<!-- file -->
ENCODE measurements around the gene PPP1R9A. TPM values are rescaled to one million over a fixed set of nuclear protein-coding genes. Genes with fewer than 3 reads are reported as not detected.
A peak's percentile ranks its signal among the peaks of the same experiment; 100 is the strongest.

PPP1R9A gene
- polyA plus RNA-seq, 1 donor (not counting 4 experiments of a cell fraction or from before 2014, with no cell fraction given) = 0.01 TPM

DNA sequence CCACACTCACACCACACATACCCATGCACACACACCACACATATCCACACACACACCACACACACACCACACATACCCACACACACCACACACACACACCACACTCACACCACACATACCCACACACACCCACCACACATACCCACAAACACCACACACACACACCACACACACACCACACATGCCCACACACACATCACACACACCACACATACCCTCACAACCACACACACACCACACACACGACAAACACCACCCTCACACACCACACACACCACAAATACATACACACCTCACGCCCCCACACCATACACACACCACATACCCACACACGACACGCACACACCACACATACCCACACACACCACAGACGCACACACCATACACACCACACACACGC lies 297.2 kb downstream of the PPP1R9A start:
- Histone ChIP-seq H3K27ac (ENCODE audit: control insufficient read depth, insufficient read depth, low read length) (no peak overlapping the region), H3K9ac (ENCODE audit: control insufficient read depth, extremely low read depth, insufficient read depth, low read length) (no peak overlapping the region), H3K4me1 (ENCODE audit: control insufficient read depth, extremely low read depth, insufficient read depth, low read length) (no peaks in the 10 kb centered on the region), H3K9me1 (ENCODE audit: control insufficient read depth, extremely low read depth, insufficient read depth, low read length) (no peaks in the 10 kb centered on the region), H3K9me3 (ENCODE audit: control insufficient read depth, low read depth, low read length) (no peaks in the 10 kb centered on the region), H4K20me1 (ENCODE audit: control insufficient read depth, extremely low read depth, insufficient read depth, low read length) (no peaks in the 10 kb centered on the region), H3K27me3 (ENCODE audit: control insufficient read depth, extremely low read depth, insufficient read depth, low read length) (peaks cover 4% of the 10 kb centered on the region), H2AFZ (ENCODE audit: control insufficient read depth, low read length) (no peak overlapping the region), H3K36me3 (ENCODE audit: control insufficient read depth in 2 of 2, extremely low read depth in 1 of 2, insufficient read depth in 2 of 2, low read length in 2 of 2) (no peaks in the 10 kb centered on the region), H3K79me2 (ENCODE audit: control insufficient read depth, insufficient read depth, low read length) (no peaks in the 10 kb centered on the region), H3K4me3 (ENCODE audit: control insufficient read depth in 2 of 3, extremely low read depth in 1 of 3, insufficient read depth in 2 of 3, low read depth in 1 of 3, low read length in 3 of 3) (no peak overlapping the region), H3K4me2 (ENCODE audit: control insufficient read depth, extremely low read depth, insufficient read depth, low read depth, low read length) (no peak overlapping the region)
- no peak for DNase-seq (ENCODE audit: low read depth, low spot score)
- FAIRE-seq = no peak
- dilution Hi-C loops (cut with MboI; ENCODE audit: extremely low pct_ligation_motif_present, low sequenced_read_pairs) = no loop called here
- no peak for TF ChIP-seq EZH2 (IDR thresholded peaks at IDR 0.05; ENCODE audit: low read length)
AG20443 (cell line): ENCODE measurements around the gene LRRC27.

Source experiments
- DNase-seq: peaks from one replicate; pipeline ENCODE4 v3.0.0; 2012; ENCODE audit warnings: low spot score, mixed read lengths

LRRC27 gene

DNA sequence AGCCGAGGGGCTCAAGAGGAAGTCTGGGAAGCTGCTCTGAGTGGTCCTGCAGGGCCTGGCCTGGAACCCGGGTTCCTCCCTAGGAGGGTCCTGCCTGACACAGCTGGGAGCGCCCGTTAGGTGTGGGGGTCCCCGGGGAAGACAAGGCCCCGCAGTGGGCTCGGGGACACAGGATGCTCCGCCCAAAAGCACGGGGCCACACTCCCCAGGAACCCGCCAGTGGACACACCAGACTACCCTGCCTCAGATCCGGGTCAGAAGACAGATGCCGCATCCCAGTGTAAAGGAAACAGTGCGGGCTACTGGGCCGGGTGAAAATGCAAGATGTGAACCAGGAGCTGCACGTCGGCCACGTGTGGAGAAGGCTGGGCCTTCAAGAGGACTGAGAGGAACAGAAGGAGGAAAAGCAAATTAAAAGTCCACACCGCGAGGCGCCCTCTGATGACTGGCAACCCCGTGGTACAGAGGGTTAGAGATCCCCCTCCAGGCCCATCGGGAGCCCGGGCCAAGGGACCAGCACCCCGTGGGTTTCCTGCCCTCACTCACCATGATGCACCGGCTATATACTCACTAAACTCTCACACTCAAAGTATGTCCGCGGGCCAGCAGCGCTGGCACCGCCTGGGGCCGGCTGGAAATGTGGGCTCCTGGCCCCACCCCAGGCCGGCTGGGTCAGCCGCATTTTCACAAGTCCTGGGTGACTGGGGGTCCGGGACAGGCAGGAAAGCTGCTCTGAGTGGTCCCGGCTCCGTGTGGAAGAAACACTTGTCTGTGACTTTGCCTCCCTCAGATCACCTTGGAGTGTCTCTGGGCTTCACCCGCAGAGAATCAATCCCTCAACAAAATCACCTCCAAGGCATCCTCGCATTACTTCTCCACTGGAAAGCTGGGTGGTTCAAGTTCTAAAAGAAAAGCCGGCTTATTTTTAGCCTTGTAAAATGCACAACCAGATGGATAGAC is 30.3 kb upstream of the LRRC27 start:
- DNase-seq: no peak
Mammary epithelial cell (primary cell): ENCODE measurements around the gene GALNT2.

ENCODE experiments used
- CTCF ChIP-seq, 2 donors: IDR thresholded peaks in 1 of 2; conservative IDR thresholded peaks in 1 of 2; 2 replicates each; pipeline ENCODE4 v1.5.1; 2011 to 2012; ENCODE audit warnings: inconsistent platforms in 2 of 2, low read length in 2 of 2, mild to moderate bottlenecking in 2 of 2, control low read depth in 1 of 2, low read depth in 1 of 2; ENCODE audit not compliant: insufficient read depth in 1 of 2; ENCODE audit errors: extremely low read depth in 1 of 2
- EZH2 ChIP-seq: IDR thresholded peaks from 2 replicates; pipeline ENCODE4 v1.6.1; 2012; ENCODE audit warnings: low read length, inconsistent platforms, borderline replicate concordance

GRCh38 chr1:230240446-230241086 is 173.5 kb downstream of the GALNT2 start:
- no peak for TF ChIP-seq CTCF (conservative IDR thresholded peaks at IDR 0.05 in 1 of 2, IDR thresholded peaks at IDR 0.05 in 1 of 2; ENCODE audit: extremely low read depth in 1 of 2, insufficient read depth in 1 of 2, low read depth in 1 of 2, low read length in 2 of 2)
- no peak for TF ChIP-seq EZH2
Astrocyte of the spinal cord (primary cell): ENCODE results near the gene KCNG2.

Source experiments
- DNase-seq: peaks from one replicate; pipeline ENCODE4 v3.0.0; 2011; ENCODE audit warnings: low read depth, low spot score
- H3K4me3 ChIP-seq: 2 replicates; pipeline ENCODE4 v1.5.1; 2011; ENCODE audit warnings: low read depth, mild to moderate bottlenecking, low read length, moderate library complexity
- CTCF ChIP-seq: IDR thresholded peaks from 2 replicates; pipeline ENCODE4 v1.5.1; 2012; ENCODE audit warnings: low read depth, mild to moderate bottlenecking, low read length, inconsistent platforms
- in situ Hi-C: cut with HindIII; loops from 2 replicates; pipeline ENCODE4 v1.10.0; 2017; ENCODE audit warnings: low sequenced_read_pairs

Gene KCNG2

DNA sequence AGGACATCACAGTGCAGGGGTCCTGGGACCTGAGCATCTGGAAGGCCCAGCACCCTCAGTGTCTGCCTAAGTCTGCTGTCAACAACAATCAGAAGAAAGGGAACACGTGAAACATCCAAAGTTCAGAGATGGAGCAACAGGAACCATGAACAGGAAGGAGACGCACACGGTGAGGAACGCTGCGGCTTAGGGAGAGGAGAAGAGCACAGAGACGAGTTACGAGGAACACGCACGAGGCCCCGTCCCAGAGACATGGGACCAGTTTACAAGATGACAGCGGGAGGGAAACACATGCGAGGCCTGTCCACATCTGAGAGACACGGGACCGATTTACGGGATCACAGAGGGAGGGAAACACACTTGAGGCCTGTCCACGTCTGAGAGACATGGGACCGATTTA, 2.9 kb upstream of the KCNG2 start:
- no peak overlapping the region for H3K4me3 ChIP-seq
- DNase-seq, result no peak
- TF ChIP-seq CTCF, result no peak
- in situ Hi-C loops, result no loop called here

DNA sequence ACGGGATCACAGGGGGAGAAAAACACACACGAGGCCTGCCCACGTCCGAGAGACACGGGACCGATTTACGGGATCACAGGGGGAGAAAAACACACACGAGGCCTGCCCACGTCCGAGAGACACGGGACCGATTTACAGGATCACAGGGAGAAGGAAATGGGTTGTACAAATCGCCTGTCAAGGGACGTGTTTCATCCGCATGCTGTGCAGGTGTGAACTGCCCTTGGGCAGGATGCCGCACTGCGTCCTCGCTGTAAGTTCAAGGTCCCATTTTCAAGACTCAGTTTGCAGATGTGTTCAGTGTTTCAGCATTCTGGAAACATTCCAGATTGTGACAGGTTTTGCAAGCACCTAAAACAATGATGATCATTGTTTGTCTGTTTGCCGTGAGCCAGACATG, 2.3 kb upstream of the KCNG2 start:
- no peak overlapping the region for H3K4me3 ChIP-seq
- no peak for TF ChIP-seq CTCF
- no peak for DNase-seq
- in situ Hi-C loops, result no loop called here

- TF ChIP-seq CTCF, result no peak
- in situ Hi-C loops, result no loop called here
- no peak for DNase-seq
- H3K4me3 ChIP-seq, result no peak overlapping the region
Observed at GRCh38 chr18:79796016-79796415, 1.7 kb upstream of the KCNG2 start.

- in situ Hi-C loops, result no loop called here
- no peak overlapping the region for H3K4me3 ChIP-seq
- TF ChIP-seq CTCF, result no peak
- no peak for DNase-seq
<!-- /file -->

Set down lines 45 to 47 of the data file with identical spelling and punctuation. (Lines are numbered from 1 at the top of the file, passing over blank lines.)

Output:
Observed at GRCh38 chr18:79796016-79796415, 1.7 kb upstream of the KCNG2 start.

- in situ Hi-C loops, result no loop called here
- no peak overlapping the region for H3K4me3 ChIP-seq